"I'm not going to whine about it," Kurrus said. "You are going to get 100 percent from me, and our team is ready to compete, but the rules have to be considered. It's a policy matter."
Ekin said last week that the parents of Lisa Academy students want children in a unified school system -- kindergarten through 12th grade -- that is focused on college preparation and does not force them to move from one system to another.
"It will be very beneficial for our parents and students to open the elementary," he said, adding that there are almost 300 children of elementary school age who are siblings of older students already in the Lisa system.
But Ekin said he understands Kurrus' concerns.
"We're not trying to pull just advanced students from west Little Rock," he said of the proposed elementary school on Shackleford. "We are enrolling students from all over the city. One of our focuses is trying to pull students who are in home schools and private schools -- some of whom are current students' siblings."
Ekin said parents are looking for education options and that an elementary charter school in west Little Rock -- which does not now exist -- would be such an option.
The charter school amendment application notes that the high school in Sherwood has an enrollment of about 120 students, and the west campus has about 350 high school students.
Lisa Academy operators said combining the two high schools would allow for more extensive offerings of challenging Advanced Placement courses -- going from 10 at the Sherwood campus and 14 at the Little Rock campus to 17 Advanced Placement courses in 2016-17.
Additionally, the 13 elective courses at the Sherwood campus could be expanded to as many as 35 at a combined high school campus in 2016-17.
The number of sports programs could go from four in Sherwood and eight in Little Rock to 10 next year, according to the proposal.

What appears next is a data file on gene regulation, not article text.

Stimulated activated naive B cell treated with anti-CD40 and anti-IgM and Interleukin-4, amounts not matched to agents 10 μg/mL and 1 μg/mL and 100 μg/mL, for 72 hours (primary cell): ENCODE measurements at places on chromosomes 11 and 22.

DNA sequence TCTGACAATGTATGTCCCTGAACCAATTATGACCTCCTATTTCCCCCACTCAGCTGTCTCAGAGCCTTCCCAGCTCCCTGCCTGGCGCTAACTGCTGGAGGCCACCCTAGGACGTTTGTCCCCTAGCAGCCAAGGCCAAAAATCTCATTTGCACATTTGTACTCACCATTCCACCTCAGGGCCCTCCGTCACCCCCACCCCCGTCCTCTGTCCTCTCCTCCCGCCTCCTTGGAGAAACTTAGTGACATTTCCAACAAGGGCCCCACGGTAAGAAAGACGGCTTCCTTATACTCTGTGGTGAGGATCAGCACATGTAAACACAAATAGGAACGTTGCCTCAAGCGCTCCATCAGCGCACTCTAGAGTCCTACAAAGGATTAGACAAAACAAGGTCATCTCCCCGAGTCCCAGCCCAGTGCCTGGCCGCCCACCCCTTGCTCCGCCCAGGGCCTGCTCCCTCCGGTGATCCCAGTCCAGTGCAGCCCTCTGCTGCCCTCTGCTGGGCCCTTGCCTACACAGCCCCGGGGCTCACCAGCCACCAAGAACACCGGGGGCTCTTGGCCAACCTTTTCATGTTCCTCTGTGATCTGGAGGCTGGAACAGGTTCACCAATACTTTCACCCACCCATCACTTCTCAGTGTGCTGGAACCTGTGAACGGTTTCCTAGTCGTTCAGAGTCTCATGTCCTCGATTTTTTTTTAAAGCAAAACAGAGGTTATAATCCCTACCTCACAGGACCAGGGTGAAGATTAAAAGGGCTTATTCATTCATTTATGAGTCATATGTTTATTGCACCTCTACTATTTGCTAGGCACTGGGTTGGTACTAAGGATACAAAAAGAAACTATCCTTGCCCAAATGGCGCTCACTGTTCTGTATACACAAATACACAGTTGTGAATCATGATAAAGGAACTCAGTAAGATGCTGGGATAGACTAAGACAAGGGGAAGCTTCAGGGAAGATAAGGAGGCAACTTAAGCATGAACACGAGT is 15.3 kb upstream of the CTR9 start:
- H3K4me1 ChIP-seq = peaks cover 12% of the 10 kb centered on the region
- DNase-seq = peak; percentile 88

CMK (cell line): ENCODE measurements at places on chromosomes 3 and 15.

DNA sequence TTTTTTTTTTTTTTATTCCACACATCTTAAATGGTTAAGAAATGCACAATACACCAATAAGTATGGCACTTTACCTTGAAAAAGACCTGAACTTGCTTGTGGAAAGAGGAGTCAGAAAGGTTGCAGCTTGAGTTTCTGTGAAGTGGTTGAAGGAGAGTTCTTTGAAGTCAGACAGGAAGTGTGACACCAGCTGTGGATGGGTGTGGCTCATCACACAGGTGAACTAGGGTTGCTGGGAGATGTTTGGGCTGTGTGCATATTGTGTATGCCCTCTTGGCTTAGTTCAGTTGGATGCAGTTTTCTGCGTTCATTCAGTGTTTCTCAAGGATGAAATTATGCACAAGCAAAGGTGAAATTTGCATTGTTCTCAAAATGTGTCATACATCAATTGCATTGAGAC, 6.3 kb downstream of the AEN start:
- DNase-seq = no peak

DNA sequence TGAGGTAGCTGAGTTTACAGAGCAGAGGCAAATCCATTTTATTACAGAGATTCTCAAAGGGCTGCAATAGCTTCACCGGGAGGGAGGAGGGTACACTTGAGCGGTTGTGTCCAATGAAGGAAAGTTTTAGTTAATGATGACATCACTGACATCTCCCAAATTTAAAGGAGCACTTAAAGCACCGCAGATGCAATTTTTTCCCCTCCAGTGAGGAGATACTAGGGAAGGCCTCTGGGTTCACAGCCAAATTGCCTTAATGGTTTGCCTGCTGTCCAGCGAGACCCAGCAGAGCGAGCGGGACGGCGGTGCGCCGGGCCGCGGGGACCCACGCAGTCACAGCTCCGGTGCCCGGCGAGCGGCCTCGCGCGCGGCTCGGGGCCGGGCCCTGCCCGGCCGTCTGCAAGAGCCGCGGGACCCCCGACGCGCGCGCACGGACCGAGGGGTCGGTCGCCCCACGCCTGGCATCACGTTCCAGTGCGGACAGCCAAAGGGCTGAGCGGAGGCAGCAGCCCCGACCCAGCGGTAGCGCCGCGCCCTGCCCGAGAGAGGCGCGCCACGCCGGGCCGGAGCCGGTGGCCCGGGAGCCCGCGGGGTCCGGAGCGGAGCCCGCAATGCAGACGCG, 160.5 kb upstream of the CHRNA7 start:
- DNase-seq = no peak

The proposal says other advantages would include dedicated building space for the high school and a greater chance that high school teachers would teach only high school courses, instead of having to teach middle school courses, as well.
"Last year, 41.3 percent of LISA-North eighth-graders moved to another high school because of more offerings and dedicated high school building," the amendment application states. "This project will enable LISA North eighth-grade students to be retained in the LISA high school program."
The plan calls for Lisa Academy-North to provide transportation between the north campus and the west Little Rock campus for students. More than 88 percent of the parents who want their students in the combined high school requested the transportation between the two campuses, according to the proposal.
Other charter schools have also requested amendments to their plans that would take effect in the 2016-17 school year.
The 238-student Quest Middle School of Little Rock, for example, is seeking to change its name to Quest Academy to more accurately reflect its plan to add high school grades to the sixth through ninth grades it is now providing.
Quest Middle School of Pine Bluff, which now serves grades five through nine, is seeking permission to begin offering more elementary grades.
Metro on 09/28/2015
Print Headline: Charter school system seeking OK to expand